You know how many new lakes there have been developed in the east in the last 20 years?
And that one is really (you guessed it) an aerated lake that just winter killed this year.
I am not against the western lakes as they have proven their worth but the Whiteshell lakes have clearly been the ones to suffer. These lakes just need fish. They don’t need aerators and the associated maintenance. They just need fish. The budgets are cut and they don’t have gas for the stocking truck but 2 of these lakes are seconds from the hatchery.
|Eastern Lakes||Western Lakes|
|Distance from main population/ international airport||Close||Far (except for Anton’s Lake)|
|Resource needs other than stocking||Needs no aeration||Needs aeration|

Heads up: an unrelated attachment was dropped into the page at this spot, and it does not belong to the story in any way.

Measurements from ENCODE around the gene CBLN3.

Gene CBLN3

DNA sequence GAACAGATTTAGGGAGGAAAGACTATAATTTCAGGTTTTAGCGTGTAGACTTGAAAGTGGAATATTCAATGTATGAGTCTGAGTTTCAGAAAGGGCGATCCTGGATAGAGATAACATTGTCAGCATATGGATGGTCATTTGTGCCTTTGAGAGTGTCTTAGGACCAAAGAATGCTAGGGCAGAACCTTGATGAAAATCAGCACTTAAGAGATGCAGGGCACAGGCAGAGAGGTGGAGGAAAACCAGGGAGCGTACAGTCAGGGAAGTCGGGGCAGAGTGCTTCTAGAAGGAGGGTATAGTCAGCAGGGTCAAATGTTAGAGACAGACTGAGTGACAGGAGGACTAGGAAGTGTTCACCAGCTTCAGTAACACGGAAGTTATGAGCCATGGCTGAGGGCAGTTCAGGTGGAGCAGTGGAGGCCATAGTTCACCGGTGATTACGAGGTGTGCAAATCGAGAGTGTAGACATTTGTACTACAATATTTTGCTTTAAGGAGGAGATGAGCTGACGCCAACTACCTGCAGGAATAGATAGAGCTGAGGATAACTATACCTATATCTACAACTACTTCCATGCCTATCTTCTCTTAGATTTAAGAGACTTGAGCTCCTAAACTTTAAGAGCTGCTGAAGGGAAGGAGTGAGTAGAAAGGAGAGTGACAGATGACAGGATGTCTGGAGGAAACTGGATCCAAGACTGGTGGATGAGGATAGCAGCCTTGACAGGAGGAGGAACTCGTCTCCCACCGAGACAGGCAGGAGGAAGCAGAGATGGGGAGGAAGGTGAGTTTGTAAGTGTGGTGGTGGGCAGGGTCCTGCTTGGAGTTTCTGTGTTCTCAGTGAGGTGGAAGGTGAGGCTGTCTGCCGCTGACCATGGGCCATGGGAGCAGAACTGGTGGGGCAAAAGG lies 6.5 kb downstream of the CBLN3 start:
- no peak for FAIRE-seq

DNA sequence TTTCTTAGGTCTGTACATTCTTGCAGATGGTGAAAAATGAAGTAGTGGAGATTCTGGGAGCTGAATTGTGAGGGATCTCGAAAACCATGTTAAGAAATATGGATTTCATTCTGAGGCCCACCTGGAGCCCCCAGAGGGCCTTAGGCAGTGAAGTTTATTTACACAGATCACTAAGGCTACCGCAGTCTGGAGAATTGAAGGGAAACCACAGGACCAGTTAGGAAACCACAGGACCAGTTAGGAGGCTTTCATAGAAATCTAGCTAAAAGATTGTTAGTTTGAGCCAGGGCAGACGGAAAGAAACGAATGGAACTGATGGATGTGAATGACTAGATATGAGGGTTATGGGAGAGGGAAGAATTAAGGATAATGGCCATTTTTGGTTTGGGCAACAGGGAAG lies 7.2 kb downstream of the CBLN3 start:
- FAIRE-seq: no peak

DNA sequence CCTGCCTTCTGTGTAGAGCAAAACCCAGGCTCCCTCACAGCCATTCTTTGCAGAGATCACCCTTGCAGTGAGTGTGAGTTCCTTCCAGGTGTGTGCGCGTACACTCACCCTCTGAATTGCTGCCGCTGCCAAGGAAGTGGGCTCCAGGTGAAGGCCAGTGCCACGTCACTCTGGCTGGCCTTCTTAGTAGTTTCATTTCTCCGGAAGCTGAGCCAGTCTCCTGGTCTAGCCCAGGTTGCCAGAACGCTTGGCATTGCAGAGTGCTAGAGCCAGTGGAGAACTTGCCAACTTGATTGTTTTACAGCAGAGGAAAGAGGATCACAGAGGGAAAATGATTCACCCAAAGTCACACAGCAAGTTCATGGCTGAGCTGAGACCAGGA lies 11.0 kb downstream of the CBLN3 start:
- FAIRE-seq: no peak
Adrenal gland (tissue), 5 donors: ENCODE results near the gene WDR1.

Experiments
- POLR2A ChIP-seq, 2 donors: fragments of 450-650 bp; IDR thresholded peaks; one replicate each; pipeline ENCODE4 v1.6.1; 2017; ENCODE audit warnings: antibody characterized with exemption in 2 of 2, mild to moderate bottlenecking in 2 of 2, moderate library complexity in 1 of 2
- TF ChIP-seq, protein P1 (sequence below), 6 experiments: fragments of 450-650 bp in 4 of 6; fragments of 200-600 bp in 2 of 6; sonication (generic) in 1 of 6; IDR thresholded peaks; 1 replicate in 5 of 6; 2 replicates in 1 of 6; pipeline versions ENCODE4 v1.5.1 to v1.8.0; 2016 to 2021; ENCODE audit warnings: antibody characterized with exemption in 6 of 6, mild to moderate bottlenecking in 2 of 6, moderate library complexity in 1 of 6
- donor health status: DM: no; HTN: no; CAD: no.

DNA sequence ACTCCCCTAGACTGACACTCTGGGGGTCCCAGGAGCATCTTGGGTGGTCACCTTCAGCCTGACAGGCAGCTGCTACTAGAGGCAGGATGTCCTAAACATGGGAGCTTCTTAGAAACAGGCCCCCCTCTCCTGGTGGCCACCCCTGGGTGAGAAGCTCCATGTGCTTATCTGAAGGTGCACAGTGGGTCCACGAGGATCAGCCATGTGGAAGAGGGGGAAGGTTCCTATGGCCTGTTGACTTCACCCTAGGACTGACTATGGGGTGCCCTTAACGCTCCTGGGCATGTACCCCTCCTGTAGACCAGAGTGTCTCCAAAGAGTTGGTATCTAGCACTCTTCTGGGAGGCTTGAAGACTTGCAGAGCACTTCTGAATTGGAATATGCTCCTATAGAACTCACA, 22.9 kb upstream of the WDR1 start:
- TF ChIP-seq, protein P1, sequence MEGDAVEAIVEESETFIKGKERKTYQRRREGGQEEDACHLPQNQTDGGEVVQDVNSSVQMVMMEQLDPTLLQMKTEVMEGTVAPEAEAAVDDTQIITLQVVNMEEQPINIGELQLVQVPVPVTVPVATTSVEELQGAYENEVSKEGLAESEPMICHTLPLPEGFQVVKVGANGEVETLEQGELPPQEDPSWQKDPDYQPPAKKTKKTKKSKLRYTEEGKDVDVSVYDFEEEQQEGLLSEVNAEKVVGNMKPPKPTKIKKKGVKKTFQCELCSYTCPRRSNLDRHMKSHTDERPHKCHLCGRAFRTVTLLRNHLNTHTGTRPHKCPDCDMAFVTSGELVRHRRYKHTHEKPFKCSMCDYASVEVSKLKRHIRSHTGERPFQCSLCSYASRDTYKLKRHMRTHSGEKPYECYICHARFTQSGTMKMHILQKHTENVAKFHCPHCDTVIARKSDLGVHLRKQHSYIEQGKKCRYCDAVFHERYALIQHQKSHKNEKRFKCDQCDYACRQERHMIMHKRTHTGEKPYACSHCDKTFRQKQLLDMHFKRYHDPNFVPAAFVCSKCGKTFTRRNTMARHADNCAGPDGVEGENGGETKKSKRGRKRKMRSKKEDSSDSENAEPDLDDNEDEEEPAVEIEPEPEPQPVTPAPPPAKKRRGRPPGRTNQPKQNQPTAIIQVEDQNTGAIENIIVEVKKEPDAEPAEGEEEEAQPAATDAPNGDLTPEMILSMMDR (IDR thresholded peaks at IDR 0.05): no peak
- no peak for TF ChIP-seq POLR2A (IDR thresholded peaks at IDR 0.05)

The western lakes provide economic benefit and grow big fish while the east grows smaller fish and the Whiteshell doesn’t need the help. But is that the only reason to stock the water, so you get more tourism?
How about stocking lakes based on the benefit of ALL Manitobans?
Got a last minute call to guide a visitor from Ontario. He had a trip with friends planned but that got cancelled.
Gave him the choices and he picked Anton’s Lake just west of Minnedosa
The client got in the water an took off to be left to his own devices (after having me choose a fly and nix the bobber…err…strike indicator.
He decided to go to the enticing back bay that never seems to have fish and I went to where the wind was pounding the shore.
Experimenting with a floating line and a weighted leech pattern and a sinking line with a minnow patter, I got my first fish. A recently stocked rainbow fell to a black muddler.